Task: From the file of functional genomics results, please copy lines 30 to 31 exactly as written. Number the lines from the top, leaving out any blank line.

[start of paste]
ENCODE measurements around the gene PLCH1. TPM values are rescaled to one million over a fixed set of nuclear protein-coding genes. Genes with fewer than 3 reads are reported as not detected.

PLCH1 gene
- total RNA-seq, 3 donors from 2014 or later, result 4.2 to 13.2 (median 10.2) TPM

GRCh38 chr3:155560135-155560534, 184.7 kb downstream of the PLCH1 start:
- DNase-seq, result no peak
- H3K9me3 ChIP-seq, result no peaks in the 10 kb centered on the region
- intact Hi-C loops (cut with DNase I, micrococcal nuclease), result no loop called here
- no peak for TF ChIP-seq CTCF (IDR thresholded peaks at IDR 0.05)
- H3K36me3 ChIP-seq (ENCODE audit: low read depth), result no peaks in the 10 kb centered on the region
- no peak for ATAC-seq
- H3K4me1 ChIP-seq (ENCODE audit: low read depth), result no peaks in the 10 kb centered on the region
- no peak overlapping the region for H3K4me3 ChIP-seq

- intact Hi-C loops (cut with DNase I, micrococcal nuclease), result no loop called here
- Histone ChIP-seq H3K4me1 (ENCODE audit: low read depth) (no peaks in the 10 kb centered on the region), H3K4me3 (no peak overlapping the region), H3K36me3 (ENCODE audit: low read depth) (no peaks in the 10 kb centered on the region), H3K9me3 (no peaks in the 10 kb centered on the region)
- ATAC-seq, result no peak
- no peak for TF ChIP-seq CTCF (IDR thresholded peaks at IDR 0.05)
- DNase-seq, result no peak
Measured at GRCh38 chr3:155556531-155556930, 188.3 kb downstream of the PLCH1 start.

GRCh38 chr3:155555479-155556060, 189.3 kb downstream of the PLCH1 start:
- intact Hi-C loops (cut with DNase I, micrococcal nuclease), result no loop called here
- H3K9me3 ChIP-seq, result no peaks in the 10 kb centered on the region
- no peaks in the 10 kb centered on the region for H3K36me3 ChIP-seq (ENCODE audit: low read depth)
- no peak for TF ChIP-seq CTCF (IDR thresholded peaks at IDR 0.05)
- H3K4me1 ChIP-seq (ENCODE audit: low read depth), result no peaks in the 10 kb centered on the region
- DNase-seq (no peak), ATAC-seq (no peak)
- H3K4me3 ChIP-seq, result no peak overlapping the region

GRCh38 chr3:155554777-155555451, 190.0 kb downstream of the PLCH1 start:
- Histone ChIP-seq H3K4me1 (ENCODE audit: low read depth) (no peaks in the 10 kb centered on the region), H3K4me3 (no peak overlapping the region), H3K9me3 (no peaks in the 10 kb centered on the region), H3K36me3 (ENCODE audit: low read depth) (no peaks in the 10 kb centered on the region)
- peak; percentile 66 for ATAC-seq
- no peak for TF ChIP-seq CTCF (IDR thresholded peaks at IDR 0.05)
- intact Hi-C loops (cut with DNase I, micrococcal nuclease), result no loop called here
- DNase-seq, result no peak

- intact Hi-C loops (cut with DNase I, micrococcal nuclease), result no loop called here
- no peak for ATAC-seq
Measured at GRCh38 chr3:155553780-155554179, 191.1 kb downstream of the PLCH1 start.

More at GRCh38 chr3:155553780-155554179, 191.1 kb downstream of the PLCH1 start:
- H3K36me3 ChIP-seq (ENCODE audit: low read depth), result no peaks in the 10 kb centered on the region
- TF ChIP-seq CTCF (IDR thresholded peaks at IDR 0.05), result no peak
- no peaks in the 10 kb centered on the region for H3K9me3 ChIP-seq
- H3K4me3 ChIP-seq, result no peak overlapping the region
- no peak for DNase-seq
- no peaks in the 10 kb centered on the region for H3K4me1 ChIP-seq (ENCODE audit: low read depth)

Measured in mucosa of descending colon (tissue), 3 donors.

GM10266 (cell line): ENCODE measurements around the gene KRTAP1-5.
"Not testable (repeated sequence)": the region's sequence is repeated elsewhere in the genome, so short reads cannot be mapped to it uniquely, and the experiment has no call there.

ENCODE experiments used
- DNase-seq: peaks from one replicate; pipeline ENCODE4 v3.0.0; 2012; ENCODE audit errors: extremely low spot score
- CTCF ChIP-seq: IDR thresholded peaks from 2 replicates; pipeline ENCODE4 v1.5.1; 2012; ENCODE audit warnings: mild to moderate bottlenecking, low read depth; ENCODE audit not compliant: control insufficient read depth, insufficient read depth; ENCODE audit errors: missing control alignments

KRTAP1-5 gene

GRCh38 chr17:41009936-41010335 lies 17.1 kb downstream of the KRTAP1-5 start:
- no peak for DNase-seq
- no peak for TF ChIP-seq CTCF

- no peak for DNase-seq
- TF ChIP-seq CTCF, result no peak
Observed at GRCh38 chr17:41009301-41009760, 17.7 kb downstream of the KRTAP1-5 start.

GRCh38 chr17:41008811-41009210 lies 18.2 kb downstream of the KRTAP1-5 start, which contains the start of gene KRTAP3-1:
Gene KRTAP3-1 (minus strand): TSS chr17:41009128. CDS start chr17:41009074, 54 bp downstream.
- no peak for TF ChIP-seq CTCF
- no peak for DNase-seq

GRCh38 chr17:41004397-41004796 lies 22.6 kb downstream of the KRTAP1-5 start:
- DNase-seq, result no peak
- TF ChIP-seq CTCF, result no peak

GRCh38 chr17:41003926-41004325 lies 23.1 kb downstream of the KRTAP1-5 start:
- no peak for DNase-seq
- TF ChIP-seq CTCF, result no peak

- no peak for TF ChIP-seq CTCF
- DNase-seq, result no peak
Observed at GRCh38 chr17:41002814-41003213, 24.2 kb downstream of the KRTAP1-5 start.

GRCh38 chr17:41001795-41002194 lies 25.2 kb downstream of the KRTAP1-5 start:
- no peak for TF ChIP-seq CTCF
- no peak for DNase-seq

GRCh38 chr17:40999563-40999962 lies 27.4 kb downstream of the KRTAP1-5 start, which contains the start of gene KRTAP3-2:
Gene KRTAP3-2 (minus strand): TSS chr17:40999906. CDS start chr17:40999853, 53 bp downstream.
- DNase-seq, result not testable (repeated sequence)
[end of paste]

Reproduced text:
- no peak for TF ChIP-seq CTCF (IDR thresholded peaks at IDR 0.05)
- intact Hi-C loops (cut with DNase I, micrococcal nuclease), result no loop called here